Indian Christians face mob violence every day, recent statistics show

Indian Christians face mob violence every day, recent statistics show

Published on 27 Feb 2019

Summary:

  • 29 cases of mob violence in January 2019 alone
  • Mother Teresa sister repeatedly refused bail

NEW DELHI (27 February 2019) – 2019 did not start well for religious minorities in the world’s largest democracy. Violence against Indian Christians rose significantly since the start of the year. In January alone, the United Christian Forum and ADF India documented 29 violent mob attacks against Christians in 13 different states across India.

It is high time special laws are enacted to protect Christians and other religious minorities from being attacked and then imprisoned under false accusations.

“Nobody should be persecuted because of their faith. It is worrying to see these horrendous acts of mob violence continue. It is high time special laws are enacted to protect Christians and other religious minorities from being attacked and then imprisoned under false accusations,” said Tehmina Arora, Director of ADF India, an advocacy organization that protects fundamental freedoms and promotes the inherent dignity of all people.

Systematic mob violence

The attacks often take a similar shape and rarely receive any police attention. A mob will arrive at a prayer meeting or Christian gathering, shout abuse and harassment, and beat up those in attendance including women and children. Then, the pastors or priests are usually arrested by the police under false allegations of forced conversions.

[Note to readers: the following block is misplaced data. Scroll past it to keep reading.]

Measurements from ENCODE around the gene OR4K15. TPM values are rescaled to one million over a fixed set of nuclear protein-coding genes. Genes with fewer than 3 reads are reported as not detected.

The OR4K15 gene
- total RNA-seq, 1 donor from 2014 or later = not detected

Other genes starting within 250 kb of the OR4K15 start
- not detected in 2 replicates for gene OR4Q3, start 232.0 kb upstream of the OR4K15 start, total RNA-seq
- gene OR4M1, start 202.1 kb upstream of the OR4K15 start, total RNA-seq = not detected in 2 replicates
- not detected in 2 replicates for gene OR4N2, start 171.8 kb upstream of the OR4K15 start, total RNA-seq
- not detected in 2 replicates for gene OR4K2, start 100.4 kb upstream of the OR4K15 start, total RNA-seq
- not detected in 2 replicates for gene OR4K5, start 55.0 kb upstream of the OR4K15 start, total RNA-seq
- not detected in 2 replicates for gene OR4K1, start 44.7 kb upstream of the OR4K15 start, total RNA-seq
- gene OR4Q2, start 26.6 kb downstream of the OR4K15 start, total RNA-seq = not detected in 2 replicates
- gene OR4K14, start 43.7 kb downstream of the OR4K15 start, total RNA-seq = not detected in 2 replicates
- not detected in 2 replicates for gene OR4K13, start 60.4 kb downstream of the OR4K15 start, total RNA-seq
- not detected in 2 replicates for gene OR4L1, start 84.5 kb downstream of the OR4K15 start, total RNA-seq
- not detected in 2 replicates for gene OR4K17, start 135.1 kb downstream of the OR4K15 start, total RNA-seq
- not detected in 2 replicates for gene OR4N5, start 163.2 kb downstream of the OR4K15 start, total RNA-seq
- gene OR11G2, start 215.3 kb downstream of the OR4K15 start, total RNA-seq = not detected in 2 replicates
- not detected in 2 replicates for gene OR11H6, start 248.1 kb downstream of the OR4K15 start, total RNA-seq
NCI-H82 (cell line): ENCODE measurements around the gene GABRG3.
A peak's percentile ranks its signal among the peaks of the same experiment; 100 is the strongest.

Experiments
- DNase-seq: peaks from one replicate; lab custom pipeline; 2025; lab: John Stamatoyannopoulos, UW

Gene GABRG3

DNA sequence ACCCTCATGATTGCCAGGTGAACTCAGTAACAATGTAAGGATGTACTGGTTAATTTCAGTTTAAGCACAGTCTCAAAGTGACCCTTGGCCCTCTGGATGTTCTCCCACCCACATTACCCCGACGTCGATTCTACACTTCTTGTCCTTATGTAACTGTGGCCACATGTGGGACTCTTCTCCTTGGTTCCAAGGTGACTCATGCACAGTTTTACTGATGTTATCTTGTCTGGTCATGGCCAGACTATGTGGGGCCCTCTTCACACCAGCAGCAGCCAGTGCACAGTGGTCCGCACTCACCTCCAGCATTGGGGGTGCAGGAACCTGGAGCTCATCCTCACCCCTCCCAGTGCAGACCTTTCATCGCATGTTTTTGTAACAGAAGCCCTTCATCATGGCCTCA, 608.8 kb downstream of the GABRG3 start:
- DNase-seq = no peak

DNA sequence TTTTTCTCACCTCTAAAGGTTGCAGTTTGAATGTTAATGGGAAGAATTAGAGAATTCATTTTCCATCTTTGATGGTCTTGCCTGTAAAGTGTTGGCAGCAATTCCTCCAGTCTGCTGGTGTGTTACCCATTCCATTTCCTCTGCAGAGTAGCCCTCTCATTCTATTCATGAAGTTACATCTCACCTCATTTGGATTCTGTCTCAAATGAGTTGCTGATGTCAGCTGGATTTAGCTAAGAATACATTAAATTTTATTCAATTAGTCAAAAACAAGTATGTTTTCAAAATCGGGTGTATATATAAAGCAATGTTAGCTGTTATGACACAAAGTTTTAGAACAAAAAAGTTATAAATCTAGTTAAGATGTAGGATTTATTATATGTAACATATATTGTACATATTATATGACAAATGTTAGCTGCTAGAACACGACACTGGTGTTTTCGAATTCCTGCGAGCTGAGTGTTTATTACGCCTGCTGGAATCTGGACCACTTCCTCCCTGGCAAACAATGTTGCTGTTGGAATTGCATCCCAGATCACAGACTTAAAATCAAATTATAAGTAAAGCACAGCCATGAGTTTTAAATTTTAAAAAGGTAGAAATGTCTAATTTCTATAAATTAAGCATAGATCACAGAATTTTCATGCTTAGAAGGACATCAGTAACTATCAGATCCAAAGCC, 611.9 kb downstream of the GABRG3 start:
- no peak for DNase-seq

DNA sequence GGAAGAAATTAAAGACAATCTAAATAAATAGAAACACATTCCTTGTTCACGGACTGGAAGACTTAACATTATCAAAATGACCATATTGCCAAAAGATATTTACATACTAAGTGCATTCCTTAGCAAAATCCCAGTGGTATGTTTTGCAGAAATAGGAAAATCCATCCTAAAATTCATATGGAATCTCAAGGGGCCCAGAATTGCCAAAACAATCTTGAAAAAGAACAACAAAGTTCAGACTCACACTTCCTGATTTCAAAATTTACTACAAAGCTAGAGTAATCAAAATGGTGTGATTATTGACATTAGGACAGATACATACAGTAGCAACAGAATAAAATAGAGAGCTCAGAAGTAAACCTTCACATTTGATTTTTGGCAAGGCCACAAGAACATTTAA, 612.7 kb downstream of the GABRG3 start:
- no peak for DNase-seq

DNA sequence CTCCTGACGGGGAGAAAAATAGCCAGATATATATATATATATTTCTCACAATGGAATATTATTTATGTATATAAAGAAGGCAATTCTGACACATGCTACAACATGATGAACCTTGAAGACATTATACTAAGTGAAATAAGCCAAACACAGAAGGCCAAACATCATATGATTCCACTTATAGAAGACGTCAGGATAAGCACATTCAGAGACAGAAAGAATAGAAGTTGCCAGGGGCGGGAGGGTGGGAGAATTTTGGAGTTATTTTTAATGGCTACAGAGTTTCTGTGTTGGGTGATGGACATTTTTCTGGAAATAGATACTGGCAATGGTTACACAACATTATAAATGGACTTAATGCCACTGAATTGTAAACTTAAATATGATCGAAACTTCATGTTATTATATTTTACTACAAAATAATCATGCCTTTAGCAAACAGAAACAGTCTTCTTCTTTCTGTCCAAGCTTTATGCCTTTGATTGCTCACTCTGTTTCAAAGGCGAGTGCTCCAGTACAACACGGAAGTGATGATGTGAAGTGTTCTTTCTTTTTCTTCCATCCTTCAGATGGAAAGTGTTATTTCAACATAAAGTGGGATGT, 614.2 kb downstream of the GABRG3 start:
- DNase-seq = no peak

In Chhattisgarh, there was a case where village members were ex-communicated for being Christian while they were beaten up and their Bibles were destroyed. In Tamil Nadu, a mob dragged several Christians to a Hindu temple, smeared ashes on their heads, and forced them to worship Hindu gods. So far, neither case has been filed with the police.

Mother Teresa sisters under threat

Sister Concelia Baxla is a member of the Missionaries of Charity, the congregation founded by Mother Teresa of Kolkata. She used to work in one of the order’s many orphanages. Last year, she was arrested on false charges of human trafficking because one of the co-workers allegedly took money for facilitating an adoption. While all others involved in the case have been granted bail, Sr. Concelia’s appeal has been rejected multiple times.

Bishop Theodore Mascarenhas, Secretary General of the Catholic Bishops Conference of India, sees the denial of the sister’s right to be released on bail despite her age and poor health as an attempt to harm the Church in India, “Some political power somewhere has decided that she be the sacrificial goat to get at the Church.” Sr. Concelia has been imprisoned for two hundred and twenty two days without a trial.

No isolated incidents

Paul Coleman, Executive Director of ADF International, said, “While the right to religious freedom is protected by the Indian constitution, we nonetheless see Christians face persecution and denial of their fundamental rights. Sadly, the recent mob attacks are not isolated incidents but testify to what many Christians experience in India today. All people have the right to freely choose, and live out, their faith. We urge the Indian government to uphold this right and do more to protect religious minorities and promote religious freedom.”

Source: adfinternational.org



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